Portal:Ancient Greece
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Portal:Ancient Greece

The Ancient Greece Portal

Location greek ancient.png
Greek influence in the mid 6th century BC.

Ancient Greece (Greek: , romanizedHellás) was a civilization belonging to a period of Greek history from the Greek Dark Ages of the 12th-9th centuries BC to the end of antiquity (c. AD 600). This era was immediately followed by the Early Middle Ages and the Byzantine period. Roughly three centuries after the Late Bronze Age collapse of Mycenaean Greece, Greek urban poleis began to form in the 8th century BC, ushering in the Archaic period and colonization of the Mediterranean Basin. This was followed by the age of Classical Greece, from the Greco-Persian Wars to the 5th to 4th centuries BC. The conquests of Alexander the Great of Macedon spread Hellenistic civilization from the western Mediterranean to Central Asia. The Hellenistic period ended with the conquest of the eastern Mediterranean world by the Roman Republic, and the annexation of the Roman province of Macedonia in Roman Greece, and later the province of Achaea during the Roman Empire.

Classical Greek culture, especially philosophy, had a powerful influence on ancient Rome, which carried a version of it throughout the Mediterranean and much of Europe. For this reason, Classical Greece is generally considered the cradle of Western civilization, the seminal culture from which the modern West derives many of its founding archetypes and ideas in politics, philosophy, science, and art. (Full article...)

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Philip V of Macedon, "the darling of Greece", the main antagonist of the war.

The Cretan War (205 BC-200 BC) was fought by King Philip V of Macedon, the Aetolian League, several Cretan cities (of which Olous and Hierapytna were the most important) and Spartan pirates against the forces of Rhodes and later Attalus I of Pergamum, Byzantium, Cyzicus, Athens and Knossos.The Macedonians had just concluded the First Macedonian War and Philip, seeing his chance to defeat Rhodes, formed an alliance with Aetolian and Spartan pirates who began raiding Rhodian ships. Philip also formed an alliance with several important Cretan cities, such as Hierapynta and Olous.With the Rhodian fleet and economy suffering from the depredations of the pirates, Philip believed his chance to crush Rhodes was at hand. To help achieve his goal, he formed an alliance with the King of the Seleucid Empire, Antiochus the Great, against Ptolemy V of Egypt (the Seleucid Empire and Egypt were the other two Diadochi states). Philip began attacking the lands of Ptolemy and Rhodes's allies in Thrace and around the Sea of Marmara.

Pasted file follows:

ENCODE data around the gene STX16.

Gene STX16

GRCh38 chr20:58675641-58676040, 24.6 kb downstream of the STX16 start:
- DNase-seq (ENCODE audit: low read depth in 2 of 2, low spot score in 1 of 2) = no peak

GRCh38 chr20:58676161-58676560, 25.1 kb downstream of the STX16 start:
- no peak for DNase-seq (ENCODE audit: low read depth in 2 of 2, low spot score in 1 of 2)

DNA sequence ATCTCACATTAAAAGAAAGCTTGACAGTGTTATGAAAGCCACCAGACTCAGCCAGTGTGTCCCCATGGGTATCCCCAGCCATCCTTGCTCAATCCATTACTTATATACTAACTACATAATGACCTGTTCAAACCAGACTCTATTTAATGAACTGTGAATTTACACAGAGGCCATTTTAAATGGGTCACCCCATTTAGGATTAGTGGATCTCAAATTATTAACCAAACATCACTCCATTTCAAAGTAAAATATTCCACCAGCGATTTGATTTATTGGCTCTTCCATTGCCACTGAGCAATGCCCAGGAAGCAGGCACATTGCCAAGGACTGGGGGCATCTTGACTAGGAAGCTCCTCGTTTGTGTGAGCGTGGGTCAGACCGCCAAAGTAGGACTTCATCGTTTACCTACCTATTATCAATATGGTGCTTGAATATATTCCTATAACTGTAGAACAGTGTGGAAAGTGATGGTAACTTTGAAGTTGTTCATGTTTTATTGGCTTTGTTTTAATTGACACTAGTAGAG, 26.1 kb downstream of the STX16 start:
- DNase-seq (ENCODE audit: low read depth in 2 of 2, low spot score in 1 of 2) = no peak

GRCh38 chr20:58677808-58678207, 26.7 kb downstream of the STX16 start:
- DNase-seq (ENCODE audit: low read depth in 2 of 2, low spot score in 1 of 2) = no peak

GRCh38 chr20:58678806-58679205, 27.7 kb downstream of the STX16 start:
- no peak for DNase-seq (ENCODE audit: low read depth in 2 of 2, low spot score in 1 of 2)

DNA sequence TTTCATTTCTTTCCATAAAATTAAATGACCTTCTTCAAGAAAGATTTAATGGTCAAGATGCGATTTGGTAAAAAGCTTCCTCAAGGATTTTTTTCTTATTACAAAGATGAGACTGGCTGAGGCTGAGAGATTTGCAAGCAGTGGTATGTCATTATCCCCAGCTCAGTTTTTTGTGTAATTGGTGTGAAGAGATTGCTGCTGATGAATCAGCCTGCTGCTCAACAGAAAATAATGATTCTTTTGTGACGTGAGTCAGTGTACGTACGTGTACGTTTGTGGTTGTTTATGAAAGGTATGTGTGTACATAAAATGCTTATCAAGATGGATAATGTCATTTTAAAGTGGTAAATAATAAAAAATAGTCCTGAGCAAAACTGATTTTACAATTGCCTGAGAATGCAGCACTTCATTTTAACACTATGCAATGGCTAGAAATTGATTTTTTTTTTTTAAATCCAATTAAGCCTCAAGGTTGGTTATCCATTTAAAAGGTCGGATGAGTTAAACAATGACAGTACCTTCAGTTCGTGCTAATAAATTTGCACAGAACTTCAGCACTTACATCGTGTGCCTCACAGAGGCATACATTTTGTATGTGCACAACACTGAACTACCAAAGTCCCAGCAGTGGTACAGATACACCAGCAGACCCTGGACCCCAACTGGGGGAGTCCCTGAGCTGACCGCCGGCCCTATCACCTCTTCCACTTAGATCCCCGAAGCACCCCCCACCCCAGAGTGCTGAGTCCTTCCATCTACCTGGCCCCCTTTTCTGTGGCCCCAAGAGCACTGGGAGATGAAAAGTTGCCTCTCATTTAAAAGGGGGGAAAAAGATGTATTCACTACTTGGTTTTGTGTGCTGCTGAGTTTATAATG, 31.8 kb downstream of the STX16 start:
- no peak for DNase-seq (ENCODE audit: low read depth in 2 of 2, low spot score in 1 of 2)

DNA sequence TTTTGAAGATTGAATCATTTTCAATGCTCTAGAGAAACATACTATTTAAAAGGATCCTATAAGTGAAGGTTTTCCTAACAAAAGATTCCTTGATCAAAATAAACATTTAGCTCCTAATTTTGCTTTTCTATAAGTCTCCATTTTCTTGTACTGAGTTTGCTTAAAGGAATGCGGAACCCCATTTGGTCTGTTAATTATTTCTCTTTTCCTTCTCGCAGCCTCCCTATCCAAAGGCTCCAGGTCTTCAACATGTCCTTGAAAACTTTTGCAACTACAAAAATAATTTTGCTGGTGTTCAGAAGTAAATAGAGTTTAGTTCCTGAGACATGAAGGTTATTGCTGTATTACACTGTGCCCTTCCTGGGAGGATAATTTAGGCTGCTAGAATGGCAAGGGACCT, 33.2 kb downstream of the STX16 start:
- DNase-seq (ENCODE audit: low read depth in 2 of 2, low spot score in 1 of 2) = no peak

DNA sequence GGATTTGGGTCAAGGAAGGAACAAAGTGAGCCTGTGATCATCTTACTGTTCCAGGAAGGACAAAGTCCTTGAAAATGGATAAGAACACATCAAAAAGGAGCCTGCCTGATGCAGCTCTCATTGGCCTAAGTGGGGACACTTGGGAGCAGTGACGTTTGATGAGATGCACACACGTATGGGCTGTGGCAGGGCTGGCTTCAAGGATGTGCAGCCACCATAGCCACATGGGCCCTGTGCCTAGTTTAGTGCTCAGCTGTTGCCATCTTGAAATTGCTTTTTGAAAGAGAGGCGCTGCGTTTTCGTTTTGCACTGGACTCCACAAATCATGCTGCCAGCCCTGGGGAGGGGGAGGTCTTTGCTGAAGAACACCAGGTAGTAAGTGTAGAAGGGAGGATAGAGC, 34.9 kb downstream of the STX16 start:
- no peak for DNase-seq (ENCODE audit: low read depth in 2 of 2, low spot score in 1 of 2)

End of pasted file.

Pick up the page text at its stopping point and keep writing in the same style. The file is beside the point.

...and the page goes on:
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Thermopylae ancient coastline large.jpg

Thermopylae (Ancient and Katharevousa Greek ?, Demotic ?: "hot gateway") is a location in Greece where a narrow coastal passage existed in antiquity.It derives its name from several natural hot water springs. It is primarily known for the Battle of Thermopylae in 480 BC in which an outnumbered Greek force of roughly 7,000 men temporarily held off advancing Persians under Xerxes, numbering in the hundreds of thousands, and the term since has been used to reference heroic resistance against a more powerful enemy

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Parthenon from south.jpg

Photo credit: Thermos

The Parthenon (ancient Greek: ) is a temple of the Greek goddess Athena built in the 5th century BC on the Acropolis of Athens. It is the most important surviving building of Classical Greece, generally considered to be the culmination of the development of the Doric order. Here the temple is viewed from the south.

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Theramenes (d. 404 BC, Greek: ) was an Athenian statesman, prominent in the final decade of the Peloponnesian War. He was particularly active during the two periods of oligarchic government at Athens, as well as in the trial of the generals who had commanded at Arginusae in 406 BC. A moderate oligarch, he often found himself caught between the democrats on the one hand and the extreme oligarchs on the other. Successful in replacing a narrow oligarchy with a broader one in 411 BC, he failed to achieve the same end in 404 BC, and was executed by the extremists whose policies he had opposed.Theramenes was a central figure in four major episodes of Athenian history. He appeared on the scene in 411 BC as one of the leaders of an oligarchic coup, but, as his views and those of the coup's other leaders diverged, he began to oppose their dictates and took the lead in replacing the narrow oligarchy they had imposed with a more broadly based one. He served as a general for several years after this, but was not reelected to that office in 407 BC.


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Places: Aegean Sea · Hellespont · Macedonia · Sparta · Athens · Corinth · Thebes · Thermopylae · Antioch · Alexandria · Pergamon · Miletus · Delphi · Olympia · Troy · Rhodes

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